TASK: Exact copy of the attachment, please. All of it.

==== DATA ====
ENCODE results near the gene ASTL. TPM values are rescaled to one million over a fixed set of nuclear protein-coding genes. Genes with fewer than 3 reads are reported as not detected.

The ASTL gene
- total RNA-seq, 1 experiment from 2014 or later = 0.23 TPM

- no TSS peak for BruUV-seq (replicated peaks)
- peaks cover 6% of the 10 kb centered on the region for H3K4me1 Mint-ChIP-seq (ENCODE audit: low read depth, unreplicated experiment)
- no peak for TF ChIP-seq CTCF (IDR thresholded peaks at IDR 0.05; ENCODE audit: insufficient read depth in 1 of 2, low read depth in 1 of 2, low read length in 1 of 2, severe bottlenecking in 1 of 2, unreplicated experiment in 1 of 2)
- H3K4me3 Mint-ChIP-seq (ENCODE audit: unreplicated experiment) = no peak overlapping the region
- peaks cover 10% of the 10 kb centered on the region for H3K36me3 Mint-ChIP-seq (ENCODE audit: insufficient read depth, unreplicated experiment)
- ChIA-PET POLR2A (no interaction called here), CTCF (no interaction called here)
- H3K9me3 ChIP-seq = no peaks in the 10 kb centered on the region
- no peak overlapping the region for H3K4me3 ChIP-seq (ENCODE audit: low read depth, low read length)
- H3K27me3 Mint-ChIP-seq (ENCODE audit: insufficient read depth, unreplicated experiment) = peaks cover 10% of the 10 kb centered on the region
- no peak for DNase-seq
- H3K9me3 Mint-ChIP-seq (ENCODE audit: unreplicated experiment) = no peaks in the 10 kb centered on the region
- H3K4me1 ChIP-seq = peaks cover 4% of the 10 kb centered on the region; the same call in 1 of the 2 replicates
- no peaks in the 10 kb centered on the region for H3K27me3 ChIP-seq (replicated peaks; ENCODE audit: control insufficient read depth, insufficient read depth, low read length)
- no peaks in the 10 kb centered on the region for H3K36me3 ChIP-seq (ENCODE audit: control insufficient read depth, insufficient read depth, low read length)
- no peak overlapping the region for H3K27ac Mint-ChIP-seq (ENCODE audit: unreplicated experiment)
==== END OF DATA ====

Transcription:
ENCODE results near the gene ASTL. TPM values are rescaled to one million over a fixed set of nuclear protein-coding genes. Genes with fewer than 3 reads are reported as not detected.

The ASTL gene
- total RNA-seq, 1 experiment from 2014 or later = 0.23 TPM

- no TSS peak for BruUV-seq (replicated peaks)
- peaks cover 6% of the 10 kb centered on the region for H3K4me1 Mint-ChIP-seq (ENCODE audit: low read depth, unreplicated experiment)
- no peak for TF ChIP-seq CTCF (IDR thresholded peaks at IDR 0.05; ENCODE audit: insufficient read depth in 1 of 2, low read depth in 1 of 2, low read length in 1 of 2, severe bottlenecking in 1 of 2, unreplicated experiment in 1 of 2)
- H3K4me3 Mint-ChIP-seq (ENCODE audit: unreplicated experiment) = no peak overlapping the region
- peaks cover 10% of the 10 kb centered on the region for H3K36me3 Mint-ChIP-seq (ENCODE audit: insufficient read depth, unreplicated experiment)
- ChIA-PET POLR2A (no interaction called here), CTCF (no interaction called here)
- H3K9me3 ChIP-seq = no peaks in the 10 kb centered on the region
- no peak overlapping the region for H3K4me3 ChIP-seq (ENCODE audit: low read depth, low read length)
- H3K27me3 Mint-ChIP-seq (ENCODE audit: insufficient read depth, unreplicated experiment) = peaks cover 10% of the 10 kb centered on the region
- no peak for DNase-seq
- H3K9me3 Mint-ChIP-seq (ENCODE audit: unreplicated experiment) = no peaks in the 10 kb centered on the region
- H3K4me1 ChIP-seq = peaks cover 4% of the 10 kb centered on the region; the same call in 1 of the 2 replicates
- no peaks in the 10 kb centered on the region for H3K27me3 ChIP-seq (replicated peaks; ENCODE audit: control insufficient read depth, insufficient read depth, low read length)
- no peaks in the 10 kb centered on the region for H3K36me3 ChIP-seq (ENCODE audit: control insufficient read depth, insufficient read depth, low read length)
- no peak overlapping the region for H3K27ac Mint-ChIP-seq (ENCODE audit: unreplicated experiment)